Acts 4:23 When they were released, they went to their friends and reported what the chief priests and the elders had said to them. 24 And when they heard it, they lifted their voices together to God and said, “Sovereign Lord, who made the heaven and the earth and the sea and everything in them, 25 who through the mouth of our father David, your servant, said by the Holy Spirit,
“‘Why did the Gentiles rage,
and the peoples plot in vain?
26 The kings of the earth set themselves,
and the rulers were gathered together,
against the Lord and against his Anointed’—
27 for truly in this city there were gathered together against your holy servant Jesus, whom you anointed, both Herod and Pontius Pilate, along with the Gentiles and the peoples of Israel, 28 to do whatever your hand and your plan had predestined to take place. 29 And now, Lord, look upon their threats and grant to your servants to continue to speak your word with all boldness, 30 while you stretch out your hand to heal, and signs and wonders are performed through the name of your holy servant Jesus.” 31 And when they had prayed, the place in which they were gathered together was shaken, and they were all filled with the Holy Spirit and continued to speak the word of God with boldness.
Acts 4:23-31 – The amazing prayer of the Apostles and their friends when Peter and John are released from the Sadducees with orders not to preach anymore. The prayer is marked by a commitment to the absolute sovereignty of God and their duty to obey. What a beautiful combination.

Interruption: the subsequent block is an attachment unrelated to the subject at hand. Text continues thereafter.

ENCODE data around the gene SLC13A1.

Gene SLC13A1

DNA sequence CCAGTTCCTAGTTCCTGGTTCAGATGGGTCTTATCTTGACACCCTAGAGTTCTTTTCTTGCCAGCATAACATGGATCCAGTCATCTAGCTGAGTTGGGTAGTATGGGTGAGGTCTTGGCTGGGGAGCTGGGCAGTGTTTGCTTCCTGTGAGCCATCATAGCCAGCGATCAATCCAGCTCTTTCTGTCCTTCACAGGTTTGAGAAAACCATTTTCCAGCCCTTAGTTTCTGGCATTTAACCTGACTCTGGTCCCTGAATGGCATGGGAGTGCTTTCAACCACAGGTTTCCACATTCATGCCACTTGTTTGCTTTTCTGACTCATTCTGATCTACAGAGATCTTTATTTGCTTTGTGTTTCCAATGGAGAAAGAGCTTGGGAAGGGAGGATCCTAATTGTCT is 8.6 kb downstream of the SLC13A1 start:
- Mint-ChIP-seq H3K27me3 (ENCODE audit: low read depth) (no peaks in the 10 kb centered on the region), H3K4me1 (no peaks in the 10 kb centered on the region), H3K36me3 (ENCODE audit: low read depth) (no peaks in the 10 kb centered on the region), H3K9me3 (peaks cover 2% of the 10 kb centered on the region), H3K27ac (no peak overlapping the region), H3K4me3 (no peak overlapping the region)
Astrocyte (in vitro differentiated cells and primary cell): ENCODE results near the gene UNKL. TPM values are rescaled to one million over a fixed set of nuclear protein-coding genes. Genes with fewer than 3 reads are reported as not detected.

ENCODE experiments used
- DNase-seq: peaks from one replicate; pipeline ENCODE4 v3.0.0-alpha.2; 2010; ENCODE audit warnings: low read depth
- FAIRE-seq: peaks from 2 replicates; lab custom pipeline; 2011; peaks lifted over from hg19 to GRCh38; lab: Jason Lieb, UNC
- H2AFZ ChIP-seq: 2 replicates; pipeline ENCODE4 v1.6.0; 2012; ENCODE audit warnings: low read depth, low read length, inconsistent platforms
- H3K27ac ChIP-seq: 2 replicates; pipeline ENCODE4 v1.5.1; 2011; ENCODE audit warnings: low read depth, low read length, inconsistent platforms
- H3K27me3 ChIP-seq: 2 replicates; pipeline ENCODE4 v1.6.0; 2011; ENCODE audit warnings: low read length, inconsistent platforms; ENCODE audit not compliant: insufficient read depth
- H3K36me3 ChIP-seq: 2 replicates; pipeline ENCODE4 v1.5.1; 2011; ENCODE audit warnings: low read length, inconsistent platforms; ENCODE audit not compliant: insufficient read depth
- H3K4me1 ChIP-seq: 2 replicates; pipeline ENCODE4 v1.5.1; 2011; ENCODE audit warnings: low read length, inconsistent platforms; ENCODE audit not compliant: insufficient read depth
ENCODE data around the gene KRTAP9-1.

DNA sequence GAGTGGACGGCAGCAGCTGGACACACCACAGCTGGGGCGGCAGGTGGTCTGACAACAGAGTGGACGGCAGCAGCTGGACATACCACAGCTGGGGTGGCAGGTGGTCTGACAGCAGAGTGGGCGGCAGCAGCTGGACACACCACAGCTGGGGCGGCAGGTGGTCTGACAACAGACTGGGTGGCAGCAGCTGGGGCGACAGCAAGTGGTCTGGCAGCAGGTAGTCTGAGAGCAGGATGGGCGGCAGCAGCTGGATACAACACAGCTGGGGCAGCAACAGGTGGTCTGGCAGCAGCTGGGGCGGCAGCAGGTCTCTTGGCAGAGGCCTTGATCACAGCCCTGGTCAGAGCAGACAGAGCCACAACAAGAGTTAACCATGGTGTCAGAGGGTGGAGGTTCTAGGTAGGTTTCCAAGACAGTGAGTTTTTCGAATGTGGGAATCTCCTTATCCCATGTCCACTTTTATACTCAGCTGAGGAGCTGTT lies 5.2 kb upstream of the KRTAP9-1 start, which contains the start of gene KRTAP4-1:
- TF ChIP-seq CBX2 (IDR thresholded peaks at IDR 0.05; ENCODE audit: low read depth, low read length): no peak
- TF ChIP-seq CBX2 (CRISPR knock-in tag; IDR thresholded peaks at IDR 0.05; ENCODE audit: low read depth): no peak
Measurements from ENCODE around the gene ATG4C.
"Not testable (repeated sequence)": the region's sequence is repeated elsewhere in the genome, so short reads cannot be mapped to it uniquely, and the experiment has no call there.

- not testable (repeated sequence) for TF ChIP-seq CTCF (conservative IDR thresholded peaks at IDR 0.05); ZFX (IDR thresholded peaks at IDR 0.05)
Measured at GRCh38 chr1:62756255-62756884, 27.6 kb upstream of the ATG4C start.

The prayer comes to a head near the end when they pray that the authorities had only done to Jesus what God’s hand had “predestined to take place”. Then they request that God grant that they be able to continue to speak the word with boldness. They are convinced of two great truths. God is the ultimate author of the death and suffering of Jesus and they have a duty to give the Gospel. The suffering they are enduring is no more to them than an extension of what God ordained for Jesus.
The prayer is notably absent of a request for an end of the persecution and suffering they are being subjected to. They know that suffering awaits them. Jesus told them such would be the case. And they know that God has commanded them to give the Gospel. (I don’t think this means that it is wrong to pray for opposition to stop. But I do think that it means that faithfulness to Jesus Christ will not always be well received, especially when it comes to telling others the biblical Gospel.)
The believers in Acts 4 knew that they did not know everything and that all they could do was seek to obey the commands of God. The truth that God ordains whatsoever comes to pass is not a deterrent to their passionate obedience. “You are in charge here and since you are we must obey.” What a glorious combination. How this should mark us as well. The God who does ordain whatsoever comes to pass has included in that ordination the delivery of the Gospel. Can there be a greater incentive to evangelize than this? God commands it. God ordains it. God uses it. God brings fruit out of it. What business do we have analysing whether there are better ways to do things? What business of ours to only do it if we are not going to get hurt, ridiculed, embarrassed, shamed, ostracized and/or rejected? How dare we not obey when God says do it?
Preaching (telling, giving, proclaiming, explaining) the Gospel is what the world needs. It is what it does not want. It is what God uses to save people. Not exactly the combinations we would like, but we are not in charge. He is. (I have to resist the temptation here to talk about those who turn biblical preaching into little more than an opportunity to spew their hatred and politics and twisted understandings at others – but that is for another time.)
O Lord – look on the difficulties and help us to preach the Gospel with boldness.